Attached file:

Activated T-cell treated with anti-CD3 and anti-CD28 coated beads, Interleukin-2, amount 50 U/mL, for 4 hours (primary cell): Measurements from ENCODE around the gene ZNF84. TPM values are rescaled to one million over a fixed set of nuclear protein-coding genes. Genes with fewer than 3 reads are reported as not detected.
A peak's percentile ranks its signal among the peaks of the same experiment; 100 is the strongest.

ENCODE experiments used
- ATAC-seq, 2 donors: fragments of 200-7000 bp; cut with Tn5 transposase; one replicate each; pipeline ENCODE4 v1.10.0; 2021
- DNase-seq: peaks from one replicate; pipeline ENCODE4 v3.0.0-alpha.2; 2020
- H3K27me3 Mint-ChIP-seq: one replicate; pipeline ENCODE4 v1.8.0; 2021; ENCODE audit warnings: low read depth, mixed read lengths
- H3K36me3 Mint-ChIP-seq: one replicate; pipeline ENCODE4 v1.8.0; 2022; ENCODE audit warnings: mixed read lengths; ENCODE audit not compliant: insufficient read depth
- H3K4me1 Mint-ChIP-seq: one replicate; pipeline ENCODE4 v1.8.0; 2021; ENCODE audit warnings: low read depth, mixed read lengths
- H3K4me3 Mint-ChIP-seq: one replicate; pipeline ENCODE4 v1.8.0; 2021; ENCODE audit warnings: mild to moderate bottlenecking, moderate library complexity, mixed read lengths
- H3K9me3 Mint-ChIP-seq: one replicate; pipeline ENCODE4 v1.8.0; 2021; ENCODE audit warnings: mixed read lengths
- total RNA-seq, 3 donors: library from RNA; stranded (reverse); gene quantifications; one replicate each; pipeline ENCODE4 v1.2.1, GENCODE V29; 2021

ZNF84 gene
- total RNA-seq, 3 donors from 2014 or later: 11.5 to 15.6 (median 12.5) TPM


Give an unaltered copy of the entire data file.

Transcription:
Activated T-cell treated with anti-CD3 and anti-CD28 coated beads, Interleukin-2, amount 50 U/mL, for 4 hours (primary cell): Measurements from ENCODE around the gene ZNF84. TPM values are rescaled to one million over a fixed set of nuclear protein-coding genes. Genes with fewer than 3 reads are reported as not detected.
A peak's percentile ranks its signal among the peaks of the same experiment; 100 is the strongest.

ENCODE experiments used
- ATAC-seq, 2 donors: fragments of 200-7000 bp; cut with Tn5 transposase; one replicate each; pipeline ENCODE4 v1.10.0; 2021
- DNase-seq: peaks from one replicate; pipeline ENCODE4 v3.0.0-alpha.2; 2020
- H3K27me3 Mint-ChIP-seq: one replicate; pipeline ENCODE4 v1.8.0; 2021; ENCODE audit warnings: low read depth, mixed read lengths
- H3K36me3 Mint-ChIP-seq: one replicate; pipeline ENCODE4 v1.8.0; 2022; ENCODE audit warnings: mixed read lengths; ENCODE audit not compliant: insufficient read depth
- H3K4me1 Mint-ChIP-seq: one replicate; pipeline ENCODE4 v1.8.0; 2021; ENCODE audit warnings: low read depth, mixed read lengths
- H3K4me3 Mint-ChIP-seq: one replicate; pipeline ENCODE4 v1.8.0; 2021; ENCODE audit warnings: mild to moderate bottlenecking, moderate library complexity, mixed read lengths
- H3K9me3 Mint-ChIP-seq: one replicate; pipeline ENCODE4 v1.8.0; 2021; ENCODE audit warnings: mixed read lengths
- total RNA-seq, 3 donors: library from RNA; stranded (reverse); gene quantifications; one replicate each; pipeline ENCODE4 v1.2.1, GENCODE V29; 2021

ZNF84 gene
- total RNA-seq, 3 donors from 2014 or later: 11.5 to 15.6 (median 12.5) TPM